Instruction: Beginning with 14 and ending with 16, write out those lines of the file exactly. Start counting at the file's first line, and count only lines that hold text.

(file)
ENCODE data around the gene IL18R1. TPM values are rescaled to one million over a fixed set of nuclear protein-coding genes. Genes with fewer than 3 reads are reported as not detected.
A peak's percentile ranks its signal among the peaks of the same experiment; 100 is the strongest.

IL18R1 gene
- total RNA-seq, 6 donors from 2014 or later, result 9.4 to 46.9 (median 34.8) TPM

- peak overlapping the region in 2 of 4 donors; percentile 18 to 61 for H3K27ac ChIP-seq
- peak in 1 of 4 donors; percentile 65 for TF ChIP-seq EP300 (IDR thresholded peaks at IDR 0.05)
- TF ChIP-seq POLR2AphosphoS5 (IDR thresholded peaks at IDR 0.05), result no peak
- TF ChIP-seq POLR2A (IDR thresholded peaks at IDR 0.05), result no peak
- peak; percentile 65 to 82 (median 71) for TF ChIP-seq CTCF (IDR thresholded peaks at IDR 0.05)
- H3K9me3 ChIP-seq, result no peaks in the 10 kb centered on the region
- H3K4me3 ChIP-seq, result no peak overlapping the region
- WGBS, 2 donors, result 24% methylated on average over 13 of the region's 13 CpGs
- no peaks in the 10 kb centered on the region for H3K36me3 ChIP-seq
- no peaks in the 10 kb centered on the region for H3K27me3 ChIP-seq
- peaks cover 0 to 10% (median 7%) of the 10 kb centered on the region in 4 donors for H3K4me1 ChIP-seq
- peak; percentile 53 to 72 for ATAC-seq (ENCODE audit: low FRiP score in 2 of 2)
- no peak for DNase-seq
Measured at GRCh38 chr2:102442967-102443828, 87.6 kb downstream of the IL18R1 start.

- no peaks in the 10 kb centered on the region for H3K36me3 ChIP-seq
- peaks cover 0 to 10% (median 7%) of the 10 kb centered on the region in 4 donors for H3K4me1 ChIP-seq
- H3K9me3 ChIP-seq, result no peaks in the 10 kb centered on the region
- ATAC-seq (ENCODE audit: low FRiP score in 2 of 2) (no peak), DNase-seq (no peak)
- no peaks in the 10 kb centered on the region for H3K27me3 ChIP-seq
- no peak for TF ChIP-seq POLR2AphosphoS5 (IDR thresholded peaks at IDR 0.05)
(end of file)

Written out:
- no peaks in the 10 kb centered on the region for H3K27me3 ChIP-seq
- peaks cover 0 to 10% (median 7%) of the 10 kb centered on the region in 4 donors for H3K4me1 ChIP-seq
- peak; percentile 53 to 72 for ATAC-seq (ENCODE audit: low FRiP score in 2 of 2)